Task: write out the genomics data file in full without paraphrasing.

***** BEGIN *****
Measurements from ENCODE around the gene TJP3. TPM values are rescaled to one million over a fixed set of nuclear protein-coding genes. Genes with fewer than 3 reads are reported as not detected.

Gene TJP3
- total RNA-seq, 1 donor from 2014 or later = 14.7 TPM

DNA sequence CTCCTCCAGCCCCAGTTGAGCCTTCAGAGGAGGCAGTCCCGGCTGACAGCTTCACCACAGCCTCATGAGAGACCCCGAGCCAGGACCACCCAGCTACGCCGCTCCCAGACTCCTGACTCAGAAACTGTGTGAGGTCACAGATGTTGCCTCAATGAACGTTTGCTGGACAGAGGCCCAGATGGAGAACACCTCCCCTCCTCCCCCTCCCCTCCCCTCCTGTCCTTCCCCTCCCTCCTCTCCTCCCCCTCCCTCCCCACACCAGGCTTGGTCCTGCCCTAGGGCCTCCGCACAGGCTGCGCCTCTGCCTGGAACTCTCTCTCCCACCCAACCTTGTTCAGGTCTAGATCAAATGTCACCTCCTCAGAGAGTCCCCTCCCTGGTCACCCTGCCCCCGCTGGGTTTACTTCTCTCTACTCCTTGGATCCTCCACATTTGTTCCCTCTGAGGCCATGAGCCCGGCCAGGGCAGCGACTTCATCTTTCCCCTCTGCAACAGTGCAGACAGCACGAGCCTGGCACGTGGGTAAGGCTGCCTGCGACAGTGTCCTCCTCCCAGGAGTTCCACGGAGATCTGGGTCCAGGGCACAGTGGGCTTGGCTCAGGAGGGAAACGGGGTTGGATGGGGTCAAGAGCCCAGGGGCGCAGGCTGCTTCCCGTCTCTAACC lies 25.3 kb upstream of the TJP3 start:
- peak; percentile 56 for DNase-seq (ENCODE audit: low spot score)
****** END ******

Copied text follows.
Measurements from ENCODE around the gene TJP3. TPM values are rescaled to one million over a fixed set of nuclear protein-coding genes. Genes with fewer than 3 reads are reported as not detected.

Gene TJP3
- total RNA-seq, 1 donor from 2014 or later = 14.7 TPM

DNA sequence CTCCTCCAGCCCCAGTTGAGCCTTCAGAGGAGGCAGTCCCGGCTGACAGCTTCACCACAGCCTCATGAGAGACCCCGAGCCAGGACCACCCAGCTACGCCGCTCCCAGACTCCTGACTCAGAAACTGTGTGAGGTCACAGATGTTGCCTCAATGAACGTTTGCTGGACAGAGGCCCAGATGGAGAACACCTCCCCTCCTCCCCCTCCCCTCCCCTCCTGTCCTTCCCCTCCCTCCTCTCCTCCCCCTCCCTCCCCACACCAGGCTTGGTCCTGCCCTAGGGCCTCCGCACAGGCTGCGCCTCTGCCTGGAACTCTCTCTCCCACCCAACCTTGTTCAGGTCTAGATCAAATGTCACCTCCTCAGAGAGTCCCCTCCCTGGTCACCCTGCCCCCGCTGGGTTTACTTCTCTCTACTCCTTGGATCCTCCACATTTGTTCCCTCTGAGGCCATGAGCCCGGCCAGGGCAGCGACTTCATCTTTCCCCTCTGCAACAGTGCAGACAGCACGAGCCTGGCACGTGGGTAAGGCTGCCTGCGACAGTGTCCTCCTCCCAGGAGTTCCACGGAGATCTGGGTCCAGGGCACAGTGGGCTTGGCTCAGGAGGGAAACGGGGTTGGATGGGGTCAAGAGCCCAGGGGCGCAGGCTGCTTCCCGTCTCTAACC lies 25.3 kb upstream of the TJP3 start:
- peak; percentile 56 for DNase-seq (ENCODE audit: low spot score)